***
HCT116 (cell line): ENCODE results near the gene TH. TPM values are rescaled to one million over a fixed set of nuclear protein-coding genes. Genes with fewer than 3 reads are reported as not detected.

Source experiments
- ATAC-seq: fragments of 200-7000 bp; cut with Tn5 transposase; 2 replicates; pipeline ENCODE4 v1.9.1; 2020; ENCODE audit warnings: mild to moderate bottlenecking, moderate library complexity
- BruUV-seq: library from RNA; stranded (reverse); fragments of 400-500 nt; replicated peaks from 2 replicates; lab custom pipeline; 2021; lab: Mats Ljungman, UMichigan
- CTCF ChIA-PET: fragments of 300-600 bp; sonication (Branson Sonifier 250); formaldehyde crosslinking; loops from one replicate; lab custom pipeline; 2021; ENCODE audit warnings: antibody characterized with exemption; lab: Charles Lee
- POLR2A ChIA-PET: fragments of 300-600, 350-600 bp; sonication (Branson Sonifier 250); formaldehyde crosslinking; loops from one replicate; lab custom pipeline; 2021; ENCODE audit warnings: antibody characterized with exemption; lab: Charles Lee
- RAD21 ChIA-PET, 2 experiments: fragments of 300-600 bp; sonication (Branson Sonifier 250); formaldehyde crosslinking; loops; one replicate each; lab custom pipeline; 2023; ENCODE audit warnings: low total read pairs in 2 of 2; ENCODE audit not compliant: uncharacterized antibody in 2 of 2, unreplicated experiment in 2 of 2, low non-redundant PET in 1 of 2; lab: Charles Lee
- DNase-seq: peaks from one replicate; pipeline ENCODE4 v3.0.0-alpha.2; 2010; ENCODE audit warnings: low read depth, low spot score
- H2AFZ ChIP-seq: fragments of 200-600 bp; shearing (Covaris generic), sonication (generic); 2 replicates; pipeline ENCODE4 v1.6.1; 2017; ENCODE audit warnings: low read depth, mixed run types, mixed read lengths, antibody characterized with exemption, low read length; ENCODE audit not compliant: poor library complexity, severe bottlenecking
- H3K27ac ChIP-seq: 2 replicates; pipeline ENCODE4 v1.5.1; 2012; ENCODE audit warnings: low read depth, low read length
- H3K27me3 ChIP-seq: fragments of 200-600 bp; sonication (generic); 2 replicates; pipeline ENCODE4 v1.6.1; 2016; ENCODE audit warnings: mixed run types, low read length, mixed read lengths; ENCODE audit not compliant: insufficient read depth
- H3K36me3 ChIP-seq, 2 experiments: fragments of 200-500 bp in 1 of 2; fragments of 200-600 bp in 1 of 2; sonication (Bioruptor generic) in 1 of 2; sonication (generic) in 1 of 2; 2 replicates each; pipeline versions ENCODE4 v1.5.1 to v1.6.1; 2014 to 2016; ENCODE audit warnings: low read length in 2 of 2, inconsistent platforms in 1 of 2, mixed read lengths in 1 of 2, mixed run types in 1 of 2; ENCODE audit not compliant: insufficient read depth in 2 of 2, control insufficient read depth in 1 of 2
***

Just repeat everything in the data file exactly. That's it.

HCT116 (cell line): ENCODE results near the gene TH. TPM values are rescaled to one million over a fixed set of nuclear protein-coding genes. Genes with fewer than 3 reads are reported as not detected.

Source experiments
- ATAC-seq: fragments of 200-7000 bp; cut with Tn5 transposase; 2 replicates; pipeline ENCODE4 v1.9.1; 2020; ENCODE audit warnings: mild to moderate bottlenecking, moderate library complexity
- BruUV-seq: library from RNA; stranded (reverse); fragments of 400-500 nt; replicated peaks from 2 replicates; lab custom pipeline; 2021; lab: Mats Ljungman, UMichigan
- CTCF ChIA-PET: fragments of 300-600 bp; sonication (Branson Sonifier 250); formaldehyde crosslinking; loops from one replicate; lab custom pipeline; 2021; ENCODE audit warnings: antibody characterized with exemption; lab: Charles Lee
- POLR2A ChIA-PET: fragments of 300-600, 350-600 bp; sonication (Branson Sonifier 250); formaldehyde crosslinking; loops from one replicate; lab custom pipeline; 2021; ENCODE audit warnings: antibody characterized with exemption; lab: Charles Lee
- RAD21 ChIA-PET, 2 experiments: fragments of 300-600 bp; sonication (Branson Sonifier 250); formaldehyde crosslinking; loops; one replicate each; lab custom pipeline; 2023; ENCODE audit warnings: low total read pairs in 2 of 2; ENCODE audit not compliant: uncharacterized antibody in 2 of 2, unreplicated experiment in 2 of 2, low non-redundant PET in 1 of 2; lab: Charles Lee
- DNase-seq: peaks from one replicate; pipeline ENCODE4 v3.0.0-alpha.2; 2010; ENCODE audit warnings: low read depth, low spot score
- H2AFZ ChIP-seq: fragments of 200-600 bp; shearing (Covaris generic), sonication (generic); 2 replicates; pipeline ENCODE4 v1.6.1; 2017; ENCODE audit warnings: low read depth, mixed run types, mixed read lengths, antibody characterized with exemption, low read length; ENCODE audit not compliant: poor library complexity, severe bottlenecking
- H3K27ac ChIP-seq: 2 replicates; pipeline ENCODE4 v1.5.1; 2012; ENCODE audit warnings: low read depth, low read length
- H3K27me3 ChIP-seq: fragments of 200-600 bp; sonication (generic); 2 replicates; pipeline ENCODE4 v1.6.1; 2016; ENCODE audit warnings: mixed run types, low read length, mixed read lengths; ENCODE audit not compliant: insufficient read depth
- H3K36me3 ChIP-seq, 2 experiments: fragments of 200-500 bp in 1 of 2; fragments of 200-600 bp in 1 of 2; sonication (Bioruptor generic) in 1 of 2; sonication (generic) in 1 of 2; 2 replicates each; pipeline versions ENCODE4 v1.5.1 to v1.6.1; 2014 to 2016; ENCODE audit warnings: low read length in 2 of 2, inconsistent platforms in 1 of 2, mixed read lengths in 1 of 2, mixed run types in 1 of 2; ENCODE audit not compliant: insufficient read depth in 2 of 2, control insufficient read depth in 1 of 2